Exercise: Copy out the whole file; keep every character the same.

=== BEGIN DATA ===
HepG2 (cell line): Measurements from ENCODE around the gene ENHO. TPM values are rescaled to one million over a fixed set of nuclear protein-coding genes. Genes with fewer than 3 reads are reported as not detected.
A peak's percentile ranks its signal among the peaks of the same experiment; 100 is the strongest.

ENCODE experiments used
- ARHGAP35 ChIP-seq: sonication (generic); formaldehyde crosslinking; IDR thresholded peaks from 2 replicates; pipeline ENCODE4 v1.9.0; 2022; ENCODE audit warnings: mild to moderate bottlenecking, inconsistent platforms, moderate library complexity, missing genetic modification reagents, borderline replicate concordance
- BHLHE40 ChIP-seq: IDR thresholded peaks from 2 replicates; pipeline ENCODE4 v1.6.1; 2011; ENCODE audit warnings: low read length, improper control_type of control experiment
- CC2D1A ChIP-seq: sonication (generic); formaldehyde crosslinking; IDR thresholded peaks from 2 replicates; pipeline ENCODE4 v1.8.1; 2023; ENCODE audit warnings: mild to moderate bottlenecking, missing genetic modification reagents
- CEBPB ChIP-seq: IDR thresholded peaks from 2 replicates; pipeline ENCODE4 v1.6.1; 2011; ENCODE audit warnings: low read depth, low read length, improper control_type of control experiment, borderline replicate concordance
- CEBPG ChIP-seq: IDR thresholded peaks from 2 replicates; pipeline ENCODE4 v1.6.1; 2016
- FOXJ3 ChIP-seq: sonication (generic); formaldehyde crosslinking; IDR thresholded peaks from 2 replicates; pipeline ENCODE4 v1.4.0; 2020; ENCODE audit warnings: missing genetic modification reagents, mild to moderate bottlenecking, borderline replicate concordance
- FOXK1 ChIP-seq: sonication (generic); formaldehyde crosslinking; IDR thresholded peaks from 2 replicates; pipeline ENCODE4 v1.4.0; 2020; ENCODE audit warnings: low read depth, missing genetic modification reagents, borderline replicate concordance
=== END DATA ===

HepG2 (cell line): Measurements from ENCODE around the gene ENHO. TPM values are rescaled to one million over a fixed set of nuclear protein-coding genes. Genes with fewer than 3 reads are reported as not detected.
A peak's percentile ranks its signal among the peaks of the same experiment; 100 is the strongest.

ENCODE experiments used
- ARHGAP35 ChIP-seq: sonication (generic); formaldehyde crosslinking; IDR thresholded peaks from 2 replicates; pipeline ENCODE4 v1.9.0; 2022; ENCODE audit warnings: mild to moderate bottlenecking, inconsistent platforms, moderate library complexity, missing genetic modification reagents, borderline replicate concordance
- BHLHE40 ChIP-seq: IDR thresholded peaks from 2 replicates; pipeline ENCODE4 v1.6.1; 2011; ENCODE audit warnings: low read length, improper control_type of control experiment
- CC2D1A ChIP-seq: sonication (generic); formaldehyde crosslinking; IDR thresholded peaks from 2 replicates; pipeline ENCODE4 v1.8.1; 2023; ENCODE audit warnings: mild to moderate bottlenecking, missing genetic modification reagents
- CEBPB ChIP-seq: IDR thresholded peaks from 2 replicates; pipeline ENCODE4 v1.6.1; 2011; ENCODE audit warnings: low read depth, low read length, improper control_type of control experiment, borderline replicate concordance
- CEBPG ChIP-seq: IDR thresholded peaks from 2 replicates; pipeline ENCODE4 v1.6.1; 2016
- FOXJ3 ChIP-seq: sonication (generic); formaldehyde crosslinking; IDR thresholded peaks from 2 replicates; pipeline ENCODE4 v1.4.0; 2020; ENCODE audit warnings: missing genetic modification reagents, mild to moderate bottlenecking, borderline replicate concordance
- FOXK1 ChIP-seq: sonication (generic); formaldehyde crosslinking; IDR thresholded peaks from 2 replicates; pipeline ENCODE4 v1.4.0; 2020; ENCODE audit warnings: low read depth, missing genetic modification reagents, borderline replicate concordance